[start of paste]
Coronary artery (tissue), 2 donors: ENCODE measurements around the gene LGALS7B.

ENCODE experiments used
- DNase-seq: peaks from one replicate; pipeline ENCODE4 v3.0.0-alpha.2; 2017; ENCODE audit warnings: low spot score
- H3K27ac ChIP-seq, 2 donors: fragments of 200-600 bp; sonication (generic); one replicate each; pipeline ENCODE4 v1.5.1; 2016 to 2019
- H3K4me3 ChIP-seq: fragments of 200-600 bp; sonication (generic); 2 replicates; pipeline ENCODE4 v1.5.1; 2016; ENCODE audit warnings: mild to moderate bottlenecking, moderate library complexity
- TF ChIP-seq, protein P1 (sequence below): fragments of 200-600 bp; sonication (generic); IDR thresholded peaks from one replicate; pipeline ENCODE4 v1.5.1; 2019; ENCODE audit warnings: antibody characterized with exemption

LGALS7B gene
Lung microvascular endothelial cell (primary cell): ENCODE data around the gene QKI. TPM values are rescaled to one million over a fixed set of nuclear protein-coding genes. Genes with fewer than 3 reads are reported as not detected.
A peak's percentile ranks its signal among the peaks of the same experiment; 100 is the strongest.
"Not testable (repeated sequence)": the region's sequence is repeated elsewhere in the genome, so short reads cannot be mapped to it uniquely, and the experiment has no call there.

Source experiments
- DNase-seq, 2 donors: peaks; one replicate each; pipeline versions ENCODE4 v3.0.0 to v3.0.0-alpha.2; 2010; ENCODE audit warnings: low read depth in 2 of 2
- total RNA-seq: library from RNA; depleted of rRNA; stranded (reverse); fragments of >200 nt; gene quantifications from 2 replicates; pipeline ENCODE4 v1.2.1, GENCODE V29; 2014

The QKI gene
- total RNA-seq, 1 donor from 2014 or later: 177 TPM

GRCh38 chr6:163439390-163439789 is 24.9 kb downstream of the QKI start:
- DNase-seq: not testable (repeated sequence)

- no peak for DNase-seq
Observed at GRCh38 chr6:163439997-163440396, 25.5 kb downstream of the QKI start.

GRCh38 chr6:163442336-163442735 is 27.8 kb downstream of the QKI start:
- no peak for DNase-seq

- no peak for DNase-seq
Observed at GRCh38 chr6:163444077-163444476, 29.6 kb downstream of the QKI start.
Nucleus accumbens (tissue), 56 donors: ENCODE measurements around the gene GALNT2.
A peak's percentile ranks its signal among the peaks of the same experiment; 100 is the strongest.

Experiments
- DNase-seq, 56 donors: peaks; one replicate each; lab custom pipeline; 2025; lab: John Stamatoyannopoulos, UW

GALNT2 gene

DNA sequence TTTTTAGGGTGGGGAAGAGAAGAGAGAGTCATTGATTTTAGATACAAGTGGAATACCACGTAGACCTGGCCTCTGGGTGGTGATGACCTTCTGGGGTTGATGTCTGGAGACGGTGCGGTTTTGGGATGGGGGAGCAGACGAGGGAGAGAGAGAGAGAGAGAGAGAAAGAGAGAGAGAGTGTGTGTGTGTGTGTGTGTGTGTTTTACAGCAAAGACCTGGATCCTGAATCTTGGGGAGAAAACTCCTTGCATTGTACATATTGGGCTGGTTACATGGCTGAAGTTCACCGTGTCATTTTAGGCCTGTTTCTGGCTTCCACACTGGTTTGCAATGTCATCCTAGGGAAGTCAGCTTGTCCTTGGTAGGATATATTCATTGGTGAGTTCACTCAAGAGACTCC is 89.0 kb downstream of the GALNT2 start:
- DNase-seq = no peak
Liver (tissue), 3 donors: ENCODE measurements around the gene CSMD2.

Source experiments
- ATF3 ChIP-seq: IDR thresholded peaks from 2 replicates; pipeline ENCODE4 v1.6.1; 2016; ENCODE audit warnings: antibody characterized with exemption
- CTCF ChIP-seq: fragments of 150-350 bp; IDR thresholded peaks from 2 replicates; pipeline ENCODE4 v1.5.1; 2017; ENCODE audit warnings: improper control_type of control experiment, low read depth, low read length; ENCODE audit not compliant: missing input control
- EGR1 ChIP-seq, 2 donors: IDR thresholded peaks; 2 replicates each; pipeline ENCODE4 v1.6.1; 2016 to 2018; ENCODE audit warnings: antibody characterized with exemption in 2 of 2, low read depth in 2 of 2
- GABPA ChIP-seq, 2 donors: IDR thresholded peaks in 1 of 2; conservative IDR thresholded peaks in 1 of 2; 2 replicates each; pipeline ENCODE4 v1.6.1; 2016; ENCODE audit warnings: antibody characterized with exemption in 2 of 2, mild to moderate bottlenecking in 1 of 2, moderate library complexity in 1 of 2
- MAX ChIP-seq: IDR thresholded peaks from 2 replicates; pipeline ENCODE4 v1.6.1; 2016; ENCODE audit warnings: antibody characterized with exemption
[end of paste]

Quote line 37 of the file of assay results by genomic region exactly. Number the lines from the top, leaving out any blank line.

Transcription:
- MAX ChIP-seq: IDR thresholded peaks from 2 replicates; pipeline ENCODE4 v1.6.1; 2016; ENCODE audit warnings: antibody characterized with exemption